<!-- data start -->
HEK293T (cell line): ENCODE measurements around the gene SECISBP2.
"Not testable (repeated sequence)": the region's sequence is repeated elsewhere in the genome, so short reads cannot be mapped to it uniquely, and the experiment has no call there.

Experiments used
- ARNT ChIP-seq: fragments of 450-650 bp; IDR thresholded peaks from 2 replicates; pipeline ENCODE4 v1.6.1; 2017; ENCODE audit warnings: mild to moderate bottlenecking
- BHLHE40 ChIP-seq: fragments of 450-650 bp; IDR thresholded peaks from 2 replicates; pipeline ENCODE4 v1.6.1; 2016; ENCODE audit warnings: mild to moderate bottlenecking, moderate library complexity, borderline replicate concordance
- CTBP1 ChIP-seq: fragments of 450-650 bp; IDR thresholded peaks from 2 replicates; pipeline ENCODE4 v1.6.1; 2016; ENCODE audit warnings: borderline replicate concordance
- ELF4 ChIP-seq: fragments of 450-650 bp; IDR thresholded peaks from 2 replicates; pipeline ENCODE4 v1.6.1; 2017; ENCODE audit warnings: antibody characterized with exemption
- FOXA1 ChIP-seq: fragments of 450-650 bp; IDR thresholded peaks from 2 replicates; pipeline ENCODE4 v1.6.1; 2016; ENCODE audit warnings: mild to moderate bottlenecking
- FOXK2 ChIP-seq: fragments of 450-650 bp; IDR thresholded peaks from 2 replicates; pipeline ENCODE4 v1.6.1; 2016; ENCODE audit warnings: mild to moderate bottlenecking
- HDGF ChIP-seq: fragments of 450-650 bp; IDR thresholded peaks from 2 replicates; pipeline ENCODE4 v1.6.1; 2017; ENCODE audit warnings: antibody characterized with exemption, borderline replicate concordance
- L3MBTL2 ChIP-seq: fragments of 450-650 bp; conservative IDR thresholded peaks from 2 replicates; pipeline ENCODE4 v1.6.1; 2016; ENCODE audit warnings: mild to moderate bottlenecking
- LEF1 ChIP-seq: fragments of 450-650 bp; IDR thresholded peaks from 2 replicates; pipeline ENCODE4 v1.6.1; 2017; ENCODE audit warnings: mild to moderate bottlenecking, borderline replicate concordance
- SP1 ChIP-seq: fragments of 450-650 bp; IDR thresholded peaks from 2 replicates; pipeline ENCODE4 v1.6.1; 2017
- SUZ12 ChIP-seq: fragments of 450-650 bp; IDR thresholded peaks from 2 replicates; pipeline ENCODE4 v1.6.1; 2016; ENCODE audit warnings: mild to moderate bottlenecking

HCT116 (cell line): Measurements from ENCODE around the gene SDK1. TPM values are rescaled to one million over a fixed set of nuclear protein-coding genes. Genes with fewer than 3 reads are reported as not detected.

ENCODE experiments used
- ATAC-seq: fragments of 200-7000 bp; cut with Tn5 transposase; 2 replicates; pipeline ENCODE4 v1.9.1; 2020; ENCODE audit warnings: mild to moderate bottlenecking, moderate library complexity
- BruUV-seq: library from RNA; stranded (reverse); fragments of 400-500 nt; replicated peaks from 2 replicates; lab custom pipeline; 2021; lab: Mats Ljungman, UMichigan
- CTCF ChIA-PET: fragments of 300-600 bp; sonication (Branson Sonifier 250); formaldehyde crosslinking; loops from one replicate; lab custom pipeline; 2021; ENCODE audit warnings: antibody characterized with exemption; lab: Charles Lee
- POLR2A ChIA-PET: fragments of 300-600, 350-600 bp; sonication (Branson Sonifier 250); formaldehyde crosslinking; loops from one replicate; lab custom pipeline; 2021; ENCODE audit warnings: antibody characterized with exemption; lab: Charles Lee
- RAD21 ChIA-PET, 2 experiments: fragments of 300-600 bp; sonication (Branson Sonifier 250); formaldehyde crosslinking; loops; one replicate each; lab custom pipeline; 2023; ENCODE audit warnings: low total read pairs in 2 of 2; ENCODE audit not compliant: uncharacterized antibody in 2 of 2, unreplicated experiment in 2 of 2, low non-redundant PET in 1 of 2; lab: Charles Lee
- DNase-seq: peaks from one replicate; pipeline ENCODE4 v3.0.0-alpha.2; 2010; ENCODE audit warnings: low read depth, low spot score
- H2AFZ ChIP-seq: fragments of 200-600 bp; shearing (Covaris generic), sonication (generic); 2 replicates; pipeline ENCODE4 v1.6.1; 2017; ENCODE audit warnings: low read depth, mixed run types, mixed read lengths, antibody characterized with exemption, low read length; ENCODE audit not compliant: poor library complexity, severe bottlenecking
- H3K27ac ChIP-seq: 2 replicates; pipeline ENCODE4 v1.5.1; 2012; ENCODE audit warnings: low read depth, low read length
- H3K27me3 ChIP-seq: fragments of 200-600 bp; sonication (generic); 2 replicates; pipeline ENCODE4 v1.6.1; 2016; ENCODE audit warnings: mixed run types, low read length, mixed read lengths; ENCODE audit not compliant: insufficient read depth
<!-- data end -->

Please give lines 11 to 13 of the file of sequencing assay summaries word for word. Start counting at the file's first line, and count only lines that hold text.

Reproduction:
- L3MBTL2 ChIP-seq: fragments of 450-650 bp; conservative IDR thresholded peaks from 2 replicates; pipeline ENCODE4 v1.6.1; 2016; ENCODE audit warnings: mild to moderate bottlenecking
- LEF1 ChIP-seq: fragments of 450-650 bp; IDR thresholded peaks from 2 replicates; pipeline ENCODE4 v1.6.1; 2017; ENCODE audit warnings: mild to moderate bottlenecking, borderline replicate concordance
- SP1 ChIP-seq: fragments of 450-650 bp; IDR thresholded peaks from 2 replicates; pipeline ENCODE4 v1.6.1; 2017